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DAVID FENTON Printer Friendly Page

David Fenton: Media Maestro of the Left (pdf)
By John Gizzi
December 2004

America's Red Army
By Jennifer Verner
September 1, 2004

Peaceful Tomorrows, Leftist Todays
By Thomas Ryan
March 17, 2004

David Fenton Biography
By ActivistCash.com


Click here to view a sample Profile.

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  • In the 1960s, was a media specialist for the Liberation News Service and a photographer for the domestic terror group Weatherman
  • Orchestrated the “No Nukes” concerts of the 1970s 
  • Worked in media relations for the Communist regimes of Angola, Nicaragua, and Grenada in the 1980s
  • Directed the anti-Bush media blitz for the group September 11th Families for Peaceful Tomorrows 
  • His company, Fenton Communications, assists in the public relations strategies for MoveOn.org and Win Without War.

David Fenton is the founder and CEO of Fenton Communications, a public relations firm that has directed the media strategies of numerous environmental groups and anti-war organizations. He also sits on the Board of Directors of the Environmental Working Group.

Born in 1953 in Queens, New York, Fenton dropped out of high school in order to work as a photographer and media specialist for the Liberation News Service (LNS), which was named after the National Liberation Front of South Vietnam, an anti-American, Communist movement which called for the "overthrow [of] the camouflaged colonial regime of the American imperialists and the dictatorial power of Ngo Dinh Diem, servant of the Americans, and [sought to] institute a government of national democratic union [in Vietnam]." “I started working on causes I believe in,” Fenton recounts.

Fenton and his LNS associates, headed by Allen Young and George Cavalletto, actively supported the ideals and crusades of the New Left. Fenton became a member of the White Panther Party, which sought to foment a “cultural revolution” that would further the aims of the Black Panther Party. In Fenton's view, the Black Panthers had “picked up the thread of [Abraham] Lincoln's [i.e., his commitment to “the ultimate justice of the people”] and made it part of their culture and ideology. The Panthers were disciplined, organized, and provided true social services to the poor …” The official motto of the White Panthers was: "total assault on the culture by any means necessary, including rock and roll, dope, and f*cking in the streets." Fenton became editor of the group's newly revamped newspaper, The Ann Arbor Sun. Following a bitter dispute over a plan to move the paper's headquarters to Detroit, Fenton left the Party.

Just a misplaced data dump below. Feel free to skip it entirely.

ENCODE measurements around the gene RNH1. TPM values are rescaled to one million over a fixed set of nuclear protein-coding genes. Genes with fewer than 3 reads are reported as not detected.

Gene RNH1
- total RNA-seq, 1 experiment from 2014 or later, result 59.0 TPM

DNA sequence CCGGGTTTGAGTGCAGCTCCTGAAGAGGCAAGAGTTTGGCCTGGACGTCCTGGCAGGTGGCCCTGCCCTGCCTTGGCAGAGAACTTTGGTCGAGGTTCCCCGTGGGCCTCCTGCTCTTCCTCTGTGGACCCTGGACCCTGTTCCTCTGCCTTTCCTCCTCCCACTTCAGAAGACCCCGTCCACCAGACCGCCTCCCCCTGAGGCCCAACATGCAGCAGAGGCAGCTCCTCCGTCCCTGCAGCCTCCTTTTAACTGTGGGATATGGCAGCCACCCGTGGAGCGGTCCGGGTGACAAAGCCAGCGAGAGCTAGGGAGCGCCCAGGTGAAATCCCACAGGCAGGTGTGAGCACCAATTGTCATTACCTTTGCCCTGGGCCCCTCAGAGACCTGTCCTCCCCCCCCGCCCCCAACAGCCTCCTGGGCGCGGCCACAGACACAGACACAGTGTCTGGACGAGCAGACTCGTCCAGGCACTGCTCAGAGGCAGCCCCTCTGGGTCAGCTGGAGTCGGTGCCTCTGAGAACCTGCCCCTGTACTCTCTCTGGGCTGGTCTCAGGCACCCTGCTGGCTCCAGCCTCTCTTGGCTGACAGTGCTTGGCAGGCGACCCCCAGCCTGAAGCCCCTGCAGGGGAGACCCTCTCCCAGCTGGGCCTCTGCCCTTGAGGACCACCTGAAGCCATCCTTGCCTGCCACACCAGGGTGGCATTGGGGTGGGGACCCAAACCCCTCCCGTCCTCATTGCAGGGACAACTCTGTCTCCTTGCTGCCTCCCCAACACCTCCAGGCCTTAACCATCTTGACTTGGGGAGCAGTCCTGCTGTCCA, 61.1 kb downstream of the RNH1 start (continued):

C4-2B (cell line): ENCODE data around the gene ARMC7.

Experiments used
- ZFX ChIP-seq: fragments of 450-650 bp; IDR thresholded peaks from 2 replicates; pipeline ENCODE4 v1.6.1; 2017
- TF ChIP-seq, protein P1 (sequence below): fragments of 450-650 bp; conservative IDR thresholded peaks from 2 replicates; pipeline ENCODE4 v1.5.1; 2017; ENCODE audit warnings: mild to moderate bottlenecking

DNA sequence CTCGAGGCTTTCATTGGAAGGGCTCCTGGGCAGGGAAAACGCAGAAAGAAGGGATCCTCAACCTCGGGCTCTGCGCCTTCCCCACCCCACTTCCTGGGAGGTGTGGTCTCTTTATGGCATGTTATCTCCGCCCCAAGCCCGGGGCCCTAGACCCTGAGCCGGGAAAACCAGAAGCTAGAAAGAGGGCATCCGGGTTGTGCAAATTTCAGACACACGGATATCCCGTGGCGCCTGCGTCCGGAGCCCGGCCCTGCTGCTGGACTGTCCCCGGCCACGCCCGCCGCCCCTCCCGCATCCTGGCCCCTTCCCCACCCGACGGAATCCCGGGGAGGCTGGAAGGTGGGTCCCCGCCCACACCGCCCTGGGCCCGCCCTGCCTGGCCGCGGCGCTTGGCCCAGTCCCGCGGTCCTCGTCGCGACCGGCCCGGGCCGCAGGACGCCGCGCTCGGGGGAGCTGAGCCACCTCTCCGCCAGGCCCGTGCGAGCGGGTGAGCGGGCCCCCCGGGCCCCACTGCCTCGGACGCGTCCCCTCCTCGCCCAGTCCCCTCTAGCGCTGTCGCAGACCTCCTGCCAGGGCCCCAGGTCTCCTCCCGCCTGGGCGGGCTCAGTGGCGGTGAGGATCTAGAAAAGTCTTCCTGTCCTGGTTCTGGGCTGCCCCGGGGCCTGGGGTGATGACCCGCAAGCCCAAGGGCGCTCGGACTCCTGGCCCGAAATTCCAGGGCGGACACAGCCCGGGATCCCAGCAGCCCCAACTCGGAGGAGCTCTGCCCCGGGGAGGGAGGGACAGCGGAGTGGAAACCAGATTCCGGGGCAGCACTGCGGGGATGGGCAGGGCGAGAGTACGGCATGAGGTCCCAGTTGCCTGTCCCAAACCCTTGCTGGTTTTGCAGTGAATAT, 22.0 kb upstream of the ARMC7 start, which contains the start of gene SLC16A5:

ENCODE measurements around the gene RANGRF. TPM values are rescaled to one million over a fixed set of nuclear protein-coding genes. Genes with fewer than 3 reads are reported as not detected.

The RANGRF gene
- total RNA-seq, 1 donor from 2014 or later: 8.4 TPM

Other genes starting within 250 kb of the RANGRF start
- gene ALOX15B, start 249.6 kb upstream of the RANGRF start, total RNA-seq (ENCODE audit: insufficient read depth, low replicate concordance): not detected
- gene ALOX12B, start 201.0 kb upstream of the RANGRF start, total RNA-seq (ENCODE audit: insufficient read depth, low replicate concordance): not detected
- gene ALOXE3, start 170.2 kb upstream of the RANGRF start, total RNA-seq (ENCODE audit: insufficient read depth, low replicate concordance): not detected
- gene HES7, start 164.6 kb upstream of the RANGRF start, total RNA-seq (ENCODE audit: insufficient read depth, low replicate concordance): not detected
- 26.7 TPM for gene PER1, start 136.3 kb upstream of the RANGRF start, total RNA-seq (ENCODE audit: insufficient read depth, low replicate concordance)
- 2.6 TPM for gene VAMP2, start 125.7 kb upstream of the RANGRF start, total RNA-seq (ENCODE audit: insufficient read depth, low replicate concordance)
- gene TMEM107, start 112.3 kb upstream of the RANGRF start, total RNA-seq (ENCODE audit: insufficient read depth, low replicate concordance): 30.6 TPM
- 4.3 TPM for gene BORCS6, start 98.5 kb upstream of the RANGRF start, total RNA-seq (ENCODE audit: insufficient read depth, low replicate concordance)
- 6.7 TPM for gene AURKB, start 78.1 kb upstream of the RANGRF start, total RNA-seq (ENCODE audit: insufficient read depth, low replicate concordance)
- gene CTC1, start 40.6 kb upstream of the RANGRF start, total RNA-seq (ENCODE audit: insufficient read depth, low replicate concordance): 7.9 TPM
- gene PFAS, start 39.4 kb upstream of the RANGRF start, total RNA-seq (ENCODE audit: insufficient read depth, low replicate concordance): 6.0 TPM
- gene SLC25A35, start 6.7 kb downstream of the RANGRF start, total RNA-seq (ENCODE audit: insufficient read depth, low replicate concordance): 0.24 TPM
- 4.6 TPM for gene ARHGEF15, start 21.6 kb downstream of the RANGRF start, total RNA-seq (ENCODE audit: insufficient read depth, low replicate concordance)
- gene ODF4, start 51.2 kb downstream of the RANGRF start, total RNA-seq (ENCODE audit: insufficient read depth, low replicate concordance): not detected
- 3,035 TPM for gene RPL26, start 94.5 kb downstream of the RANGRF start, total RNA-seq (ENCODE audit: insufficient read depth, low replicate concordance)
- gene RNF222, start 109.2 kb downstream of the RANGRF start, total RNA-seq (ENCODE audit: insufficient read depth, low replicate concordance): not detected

In the 1960s and early 70s, Fenton established a reputation as one of the counter-culture movement’s principal photographers, documenting such events as anti-war demonstrations, the trials of Black Panther Party leaders, and musical performances by Janis Joplin. Due to his close relationship with LNS and the Students for a Democratic Society (SDS), Fenton was the only journalist permitted to photograph members of the domestic terror cult Weatherman. In 1973, Macmillan published Shots, Fenton's book of New Left photographs.

In the 1970s Fenton ventured into the music business, and in 1976 he began directing public relations campaigns for Rolling Stone magazine. By the late 70s, he recognized the value of combining the entertainment industry with left-wing activism. In 1978 he collaborated with two former Rolling Stone staffers -- Howard Kohn and Susan Kellam -- to solicit help from rock stars for the defense fund supporting the lawsuit which was filed on behalf of the late Karen Silkwood against the nuclear fuel producer Kerr-McGee. In 1979 Fenton orchestrated the famous "No Nukes" (anti-nuclear power) concerts of September 1979 which were headlined by such performers as Bruce Springsteen and Bonnie Raitt. This Western "disarmament" movement greatly pleased the Soviet Union.